Children are impressionable. The narratives that they tell themselves are likely to determine their self-belief hence actions. 

If you have read The Law of Success by Napoleon Hill, you would have heard about the story of how he had instilled so much confidence in his youngest son that his child grew up thinking he would be successful. Never once did he ever show pity to his son who was born with a physical disability.

Your children will become what you feed them, at least for the early parts of their adulthood. 

If you have read part 1 of this post here, you would know that I grew up with my mum telling me how undesirable and unattractive I was. I cringed as I thought about how these derogatory ideas undermined my confidence while growing up. From 18 to 25-year-old, I was living in the shadow of my mum’s insults. I used to think so little about myself, especially my physical appearances which I thought were not within my control to alter. 

Perhaps my mum had never felt attractive herself which led to the manifestation of the insults. In her defense, when I confronted her at 30-year-old, she said that she told me those “hard truths” so that I would not be too picky and haughty when picking a mate. She also said that those were her honest opinions when she compared me to her sisters’ daughters. 

If I could decide how I wanted my mum to bring me up, I would have told her not to make any comments about my looks. Unfortunately, a child would never be able to discern what is right or wrong, good or bad. 

How did I walk out of all these negative self-image issues?

I would credit my healing process to the following 2 Factors:

1. Reading Books

The habit of reading had helped me become a better writer. Through reading and writing, they shed light on the darker side of my childhood and helped me come to terms with my experiences. I am compiling a long list of 10 books that had left an inedible impact on my twenties. I hope I will be able to share it soon.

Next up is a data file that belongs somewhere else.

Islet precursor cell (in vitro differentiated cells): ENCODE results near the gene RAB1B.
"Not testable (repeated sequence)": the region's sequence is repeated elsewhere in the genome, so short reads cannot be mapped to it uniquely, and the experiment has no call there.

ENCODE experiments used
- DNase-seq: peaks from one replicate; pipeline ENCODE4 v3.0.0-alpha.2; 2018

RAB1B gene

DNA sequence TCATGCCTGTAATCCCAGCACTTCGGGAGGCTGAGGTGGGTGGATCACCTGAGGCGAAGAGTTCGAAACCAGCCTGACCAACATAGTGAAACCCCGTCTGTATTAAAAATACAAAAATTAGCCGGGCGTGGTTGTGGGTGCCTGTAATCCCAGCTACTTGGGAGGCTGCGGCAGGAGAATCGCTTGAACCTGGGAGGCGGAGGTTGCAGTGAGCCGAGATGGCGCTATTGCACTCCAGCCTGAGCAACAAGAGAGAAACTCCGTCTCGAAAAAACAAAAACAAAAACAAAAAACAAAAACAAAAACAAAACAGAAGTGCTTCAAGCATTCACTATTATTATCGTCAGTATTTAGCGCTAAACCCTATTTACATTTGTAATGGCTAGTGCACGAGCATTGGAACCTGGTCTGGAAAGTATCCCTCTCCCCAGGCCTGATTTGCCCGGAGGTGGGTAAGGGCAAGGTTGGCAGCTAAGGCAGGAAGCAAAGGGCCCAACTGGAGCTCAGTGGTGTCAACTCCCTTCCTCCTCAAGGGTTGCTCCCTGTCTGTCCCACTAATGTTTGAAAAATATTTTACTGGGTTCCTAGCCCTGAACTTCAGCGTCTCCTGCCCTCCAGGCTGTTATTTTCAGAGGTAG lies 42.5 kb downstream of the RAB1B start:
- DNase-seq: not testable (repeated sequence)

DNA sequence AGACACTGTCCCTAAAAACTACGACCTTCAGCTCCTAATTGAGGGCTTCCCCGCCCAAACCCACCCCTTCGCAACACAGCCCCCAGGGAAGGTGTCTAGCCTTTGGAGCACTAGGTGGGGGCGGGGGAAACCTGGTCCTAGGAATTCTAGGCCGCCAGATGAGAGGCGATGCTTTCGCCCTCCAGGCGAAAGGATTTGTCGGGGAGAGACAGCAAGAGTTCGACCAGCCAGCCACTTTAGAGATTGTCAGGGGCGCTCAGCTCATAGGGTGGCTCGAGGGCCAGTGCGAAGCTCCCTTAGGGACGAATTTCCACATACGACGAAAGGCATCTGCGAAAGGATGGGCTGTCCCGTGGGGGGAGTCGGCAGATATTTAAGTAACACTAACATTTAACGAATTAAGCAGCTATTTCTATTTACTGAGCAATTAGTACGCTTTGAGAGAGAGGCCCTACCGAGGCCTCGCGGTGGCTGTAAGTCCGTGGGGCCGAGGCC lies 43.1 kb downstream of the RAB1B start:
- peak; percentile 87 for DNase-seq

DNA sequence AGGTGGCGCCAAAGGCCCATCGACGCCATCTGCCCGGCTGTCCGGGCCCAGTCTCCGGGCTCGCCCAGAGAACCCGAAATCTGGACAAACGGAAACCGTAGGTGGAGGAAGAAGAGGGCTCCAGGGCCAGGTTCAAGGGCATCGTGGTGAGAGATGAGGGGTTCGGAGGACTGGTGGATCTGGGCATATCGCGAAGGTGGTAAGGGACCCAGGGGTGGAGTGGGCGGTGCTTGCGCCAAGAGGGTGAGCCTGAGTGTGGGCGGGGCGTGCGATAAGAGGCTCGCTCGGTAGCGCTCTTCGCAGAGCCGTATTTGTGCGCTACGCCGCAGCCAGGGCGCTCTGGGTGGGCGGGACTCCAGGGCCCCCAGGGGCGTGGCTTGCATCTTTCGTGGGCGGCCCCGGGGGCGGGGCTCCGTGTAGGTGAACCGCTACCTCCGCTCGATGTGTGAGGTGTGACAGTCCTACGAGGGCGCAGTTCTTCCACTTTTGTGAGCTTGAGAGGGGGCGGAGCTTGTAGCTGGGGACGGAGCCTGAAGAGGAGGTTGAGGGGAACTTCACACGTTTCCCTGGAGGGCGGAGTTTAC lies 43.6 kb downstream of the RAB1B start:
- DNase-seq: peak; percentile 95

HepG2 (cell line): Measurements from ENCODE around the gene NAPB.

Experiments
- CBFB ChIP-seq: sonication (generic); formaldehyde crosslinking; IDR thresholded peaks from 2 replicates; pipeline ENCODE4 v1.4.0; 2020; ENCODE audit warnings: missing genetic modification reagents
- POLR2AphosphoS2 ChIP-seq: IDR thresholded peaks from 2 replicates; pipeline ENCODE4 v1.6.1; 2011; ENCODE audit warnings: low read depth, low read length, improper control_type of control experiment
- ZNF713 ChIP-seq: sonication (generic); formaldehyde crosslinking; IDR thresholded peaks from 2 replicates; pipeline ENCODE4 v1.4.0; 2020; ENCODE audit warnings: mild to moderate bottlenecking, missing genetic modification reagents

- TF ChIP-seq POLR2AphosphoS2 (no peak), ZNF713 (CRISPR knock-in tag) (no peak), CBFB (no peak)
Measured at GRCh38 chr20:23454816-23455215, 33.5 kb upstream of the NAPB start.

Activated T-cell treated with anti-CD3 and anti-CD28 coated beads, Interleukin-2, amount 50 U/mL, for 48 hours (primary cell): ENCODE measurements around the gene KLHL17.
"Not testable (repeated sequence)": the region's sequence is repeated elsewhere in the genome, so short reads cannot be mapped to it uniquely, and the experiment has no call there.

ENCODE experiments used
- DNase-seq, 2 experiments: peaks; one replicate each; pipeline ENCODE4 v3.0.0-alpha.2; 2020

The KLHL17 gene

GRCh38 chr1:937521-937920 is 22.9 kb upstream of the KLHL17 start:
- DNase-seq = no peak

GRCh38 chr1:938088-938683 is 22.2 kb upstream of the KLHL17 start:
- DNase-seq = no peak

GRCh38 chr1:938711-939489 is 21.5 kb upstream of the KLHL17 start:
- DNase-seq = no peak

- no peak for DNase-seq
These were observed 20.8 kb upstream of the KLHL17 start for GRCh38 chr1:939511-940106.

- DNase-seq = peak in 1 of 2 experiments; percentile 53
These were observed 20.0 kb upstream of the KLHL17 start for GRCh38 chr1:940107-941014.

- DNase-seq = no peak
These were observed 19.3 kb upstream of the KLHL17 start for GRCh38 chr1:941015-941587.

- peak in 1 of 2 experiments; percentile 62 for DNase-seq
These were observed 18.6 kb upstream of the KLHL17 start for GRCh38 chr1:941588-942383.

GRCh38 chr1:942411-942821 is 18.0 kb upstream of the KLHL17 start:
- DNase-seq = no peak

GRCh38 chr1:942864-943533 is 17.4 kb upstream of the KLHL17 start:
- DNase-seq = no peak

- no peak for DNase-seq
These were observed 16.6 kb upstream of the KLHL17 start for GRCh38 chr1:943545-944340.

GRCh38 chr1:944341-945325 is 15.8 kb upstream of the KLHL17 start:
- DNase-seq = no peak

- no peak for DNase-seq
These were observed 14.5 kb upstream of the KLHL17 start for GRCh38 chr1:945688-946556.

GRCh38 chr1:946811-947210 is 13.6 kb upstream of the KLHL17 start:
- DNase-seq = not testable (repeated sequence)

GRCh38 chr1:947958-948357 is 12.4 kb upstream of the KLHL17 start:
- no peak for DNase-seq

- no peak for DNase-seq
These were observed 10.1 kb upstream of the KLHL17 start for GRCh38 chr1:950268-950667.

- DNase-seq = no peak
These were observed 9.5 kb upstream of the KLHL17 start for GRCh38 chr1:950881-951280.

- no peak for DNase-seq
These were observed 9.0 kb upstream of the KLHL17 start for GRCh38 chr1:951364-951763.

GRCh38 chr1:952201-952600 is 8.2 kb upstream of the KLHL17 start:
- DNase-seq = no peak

2. Positive friendships 

I have a pretty strong support system and I am thankful to all my friends who have developed a solid friendship with me. My friends can be brutally honest with me and they often point out blind spots that I would miss. If a friend had never told me that I have self-esteem issues when I was 20-year-old, I would not even be aware of this negative thought pattern. If another friend had never shared with me that her mum thinks that she is not pretty enough (when I thought she was really pretty), I would never have figured out that our mums could be crazy when I was 25-year-old. Therefore, surrounding myself with friends that genuinely love and care for me was one of the wisest things I did for myself. 

How did walking out of my mum’s insults help me to suss out derogatory phrases?

Armed with this daunting personal experience, I have an internal compass to suss out harsh words or phrases. Whenever I sensed that parents were crossing the threshold, I would do my best to point it out tactfully to them.

I attended a Parent-Teacher Conference (PTC) together with one of my students and her mum at the end of her Grade 4 school year this year in 2021. My student is 9-year-old and she attends a Candanian International School based in Singapore.  I have been coaching her Math since she was 7-year-old in Grade 2.